There’s certainly no shortage of articles attempting to answer the question, “Will rates go up or down next year?” Depending on who is asked, the answers are yes, no or maybe. Is it any wonder? Some of the variables include:
- According to the Cass Truckload Linehaul Index, which looks at where rates have been and where they’re going, the industry has experienced eight consecutive months of price declines. This is credited to “softer demand.”
- Retailer earnings and same-store sales are flat or falling, but e-commerce sales, as a proportion of all retail sales, continue to rise.
- Carriers are reducing fleet sizes and ordering fewer trucks, according to this Wall Street Journal article. In fact, orders have not fallen this low since the post-recession numbers of 2009 and 2010.
- On the regulatory front, parts of the 34-hour-restart rule have been suspended. The suspension was a goal of the American Trucking Association (ATA).
- Key provisions of the Electronic Logging Devices (ELD) mandate go into effect next year. In a Logistics Management article, Brad Delco, an analyst with the investment bank Stephens, Inc., adds that, “The ELD mandate [is] expected to reduce capacity by up to 10% in utilization and will have a positive impact on supply/demand dynamics for the entire TL industry, which could be in addition to supply correction that is occurring with weak equipment orders.”
As one can see, some of the above items will place upward pressure on rates, while others have the potential to cause rates to remain stable or to fall. With transportation being one of the highest supply chain costs—this study pegs it as 42% of total logistics costs, on average—the transportation decisions a company makes can impact all aspects of its business, from customer satisfaction to product availability to general profitability.
Creating an Environment to Evaluate Options in Uncertain Times
A sophisticated transportation management system (TMS) can help companies overcome the challenges of modern shipping. Transportation modeling technology can help shippers evaluate the effects of uncertainty and variability in their networks. In this way, they can effectively manage logistics across an entire, dispersed ecosystem. Modeling helps users to understand and prepare for the impact of any potential changes before they are operationalized. These changes can range from expanding networks to carrier flux or even to growing businesses, all of which require adjustments to logistics.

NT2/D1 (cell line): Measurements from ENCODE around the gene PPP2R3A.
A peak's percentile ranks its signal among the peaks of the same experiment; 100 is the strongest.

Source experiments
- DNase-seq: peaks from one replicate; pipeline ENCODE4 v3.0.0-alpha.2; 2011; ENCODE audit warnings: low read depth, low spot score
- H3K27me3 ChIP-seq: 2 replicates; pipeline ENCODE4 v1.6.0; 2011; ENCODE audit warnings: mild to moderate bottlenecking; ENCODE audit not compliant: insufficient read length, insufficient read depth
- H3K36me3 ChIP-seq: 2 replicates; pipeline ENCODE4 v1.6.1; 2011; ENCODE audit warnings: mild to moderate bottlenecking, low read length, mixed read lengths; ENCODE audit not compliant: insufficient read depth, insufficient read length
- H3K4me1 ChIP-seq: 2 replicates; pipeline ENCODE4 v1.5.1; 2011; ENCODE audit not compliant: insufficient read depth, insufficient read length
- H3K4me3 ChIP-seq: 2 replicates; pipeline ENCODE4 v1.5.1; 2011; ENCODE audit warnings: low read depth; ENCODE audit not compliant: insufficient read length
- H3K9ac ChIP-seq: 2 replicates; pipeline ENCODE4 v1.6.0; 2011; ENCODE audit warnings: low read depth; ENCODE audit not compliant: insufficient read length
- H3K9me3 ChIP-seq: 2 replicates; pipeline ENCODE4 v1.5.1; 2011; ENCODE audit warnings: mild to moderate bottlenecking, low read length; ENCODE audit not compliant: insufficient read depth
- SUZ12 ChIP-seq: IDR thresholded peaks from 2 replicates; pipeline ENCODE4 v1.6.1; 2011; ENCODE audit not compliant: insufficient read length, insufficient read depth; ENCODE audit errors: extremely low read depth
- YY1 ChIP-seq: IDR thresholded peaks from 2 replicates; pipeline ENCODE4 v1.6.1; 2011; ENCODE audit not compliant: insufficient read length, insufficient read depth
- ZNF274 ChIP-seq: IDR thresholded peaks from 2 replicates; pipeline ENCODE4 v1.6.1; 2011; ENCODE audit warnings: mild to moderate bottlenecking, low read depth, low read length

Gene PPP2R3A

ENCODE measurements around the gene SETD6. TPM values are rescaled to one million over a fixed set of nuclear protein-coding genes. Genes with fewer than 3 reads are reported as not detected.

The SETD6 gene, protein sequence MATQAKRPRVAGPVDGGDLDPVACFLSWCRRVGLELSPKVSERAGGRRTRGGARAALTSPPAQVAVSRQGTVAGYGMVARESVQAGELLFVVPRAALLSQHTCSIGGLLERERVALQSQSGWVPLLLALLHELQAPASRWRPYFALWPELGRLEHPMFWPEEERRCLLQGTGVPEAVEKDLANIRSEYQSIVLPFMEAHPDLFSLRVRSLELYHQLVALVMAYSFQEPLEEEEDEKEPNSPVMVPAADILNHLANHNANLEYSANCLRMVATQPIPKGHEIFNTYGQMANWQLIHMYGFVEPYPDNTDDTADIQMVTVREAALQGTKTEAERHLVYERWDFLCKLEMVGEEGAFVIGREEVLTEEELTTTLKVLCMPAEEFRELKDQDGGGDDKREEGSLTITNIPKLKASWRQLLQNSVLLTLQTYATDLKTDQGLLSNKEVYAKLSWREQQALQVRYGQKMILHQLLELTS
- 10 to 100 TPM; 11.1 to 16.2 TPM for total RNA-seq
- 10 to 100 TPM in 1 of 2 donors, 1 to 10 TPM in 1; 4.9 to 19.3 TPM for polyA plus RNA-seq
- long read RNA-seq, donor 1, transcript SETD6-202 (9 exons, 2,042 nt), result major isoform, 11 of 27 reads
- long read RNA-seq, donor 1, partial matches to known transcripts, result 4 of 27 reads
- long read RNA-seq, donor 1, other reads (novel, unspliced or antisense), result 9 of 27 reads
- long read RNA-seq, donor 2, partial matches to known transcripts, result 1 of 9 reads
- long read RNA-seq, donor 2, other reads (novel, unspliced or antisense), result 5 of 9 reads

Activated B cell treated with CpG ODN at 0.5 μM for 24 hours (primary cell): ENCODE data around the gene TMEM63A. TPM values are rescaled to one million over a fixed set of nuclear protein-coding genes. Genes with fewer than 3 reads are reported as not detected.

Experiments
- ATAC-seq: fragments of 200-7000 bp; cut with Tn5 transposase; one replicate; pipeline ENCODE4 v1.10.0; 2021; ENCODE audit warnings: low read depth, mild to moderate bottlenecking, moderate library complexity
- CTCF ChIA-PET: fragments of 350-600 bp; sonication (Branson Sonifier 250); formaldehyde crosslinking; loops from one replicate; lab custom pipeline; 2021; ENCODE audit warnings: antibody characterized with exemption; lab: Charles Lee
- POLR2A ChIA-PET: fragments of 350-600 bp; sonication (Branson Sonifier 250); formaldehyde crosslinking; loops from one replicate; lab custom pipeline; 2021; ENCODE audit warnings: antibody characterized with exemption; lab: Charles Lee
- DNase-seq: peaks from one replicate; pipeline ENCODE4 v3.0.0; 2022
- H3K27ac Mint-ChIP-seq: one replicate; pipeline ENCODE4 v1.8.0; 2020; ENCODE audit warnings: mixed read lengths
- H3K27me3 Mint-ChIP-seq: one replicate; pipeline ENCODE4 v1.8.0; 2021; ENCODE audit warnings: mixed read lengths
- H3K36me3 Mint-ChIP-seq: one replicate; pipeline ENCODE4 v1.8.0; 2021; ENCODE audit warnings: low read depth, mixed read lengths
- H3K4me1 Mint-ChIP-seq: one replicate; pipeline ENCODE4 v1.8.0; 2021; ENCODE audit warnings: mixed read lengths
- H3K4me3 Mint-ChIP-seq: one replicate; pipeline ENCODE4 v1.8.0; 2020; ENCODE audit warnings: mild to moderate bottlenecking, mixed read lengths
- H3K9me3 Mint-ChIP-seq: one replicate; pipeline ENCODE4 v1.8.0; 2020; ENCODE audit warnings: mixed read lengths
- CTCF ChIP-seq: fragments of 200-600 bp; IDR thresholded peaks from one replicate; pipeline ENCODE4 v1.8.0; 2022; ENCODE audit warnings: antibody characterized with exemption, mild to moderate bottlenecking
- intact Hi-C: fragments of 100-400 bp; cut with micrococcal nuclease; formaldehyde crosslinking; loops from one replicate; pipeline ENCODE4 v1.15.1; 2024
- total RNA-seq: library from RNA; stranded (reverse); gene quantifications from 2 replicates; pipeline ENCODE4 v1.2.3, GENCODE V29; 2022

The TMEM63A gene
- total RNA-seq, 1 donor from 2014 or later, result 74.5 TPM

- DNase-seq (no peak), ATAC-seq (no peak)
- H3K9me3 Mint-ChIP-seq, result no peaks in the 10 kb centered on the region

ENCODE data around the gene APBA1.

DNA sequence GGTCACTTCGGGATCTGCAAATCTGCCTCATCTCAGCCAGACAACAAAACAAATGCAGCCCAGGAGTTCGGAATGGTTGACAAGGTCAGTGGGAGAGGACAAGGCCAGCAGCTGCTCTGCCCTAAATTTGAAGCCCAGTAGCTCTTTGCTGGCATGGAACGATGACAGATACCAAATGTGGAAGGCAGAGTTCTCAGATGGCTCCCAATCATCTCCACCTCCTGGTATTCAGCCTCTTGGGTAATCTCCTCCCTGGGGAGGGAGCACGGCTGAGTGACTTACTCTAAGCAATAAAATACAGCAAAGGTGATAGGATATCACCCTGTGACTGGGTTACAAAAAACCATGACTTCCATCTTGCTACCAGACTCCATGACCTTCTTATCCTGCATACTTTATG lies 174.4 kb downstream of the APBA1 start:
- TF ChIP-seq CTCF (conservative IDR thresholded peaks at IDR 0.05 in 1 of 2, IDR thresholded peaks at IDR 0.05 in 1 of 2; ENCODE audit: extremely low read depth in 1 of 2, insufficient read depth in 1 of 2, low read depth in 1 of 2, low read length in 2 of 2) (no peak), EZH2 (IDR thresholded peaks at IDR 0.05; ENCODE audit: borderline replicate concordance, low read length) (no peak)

Essentially, shippers can model what their network might look like, allowing them to prepare and deploy resources as needed. An additional benefit of transportation modeling technology is that it enables companies to modify approaches to account for different shipping scenarios. Companies can then create models and review results through a user interface that includes maps and other graphical reporting. Additionally, various scenarios can be managed all at once, in order to quantify both results and the impact of change.
Transportation Modeling Informs Business Strategy
There are a number of benefits that can be realized by incorporating transportation modeling into a TMS strategy.
- Determine which distribution centers should service which stores for which specific products, especially in large networks, in order to optimize time, fuel and resources.
- Create the most productive delivery schedule for fleets, taking into account factors such as opened and closed stores, route disruptions and seasonal issues.
- Factor in delivery window optimization, determining the best time for product delivery based on store hours, traffic and other variables.
These examples represent only a few of the benefits of transportation modeling. The challenges of managing an international transportation system that spans continents, cultures, languages and laws are daunting and require the assistance of advanced technology.
The Long View
Driver shortages, changing regulations, fuel costs, global security concerns and the logistics challenges that a geographically dispersed transportation network faces can create complications. In turn, managers must be prepared to address them. The insight provided by TMS enables managers to handle the challenges that await drivers on the open road. Managers prepared and equipped by a TMS strategy elude the risk of significant service disruptions, missed deliveries and unhappy customers as a result.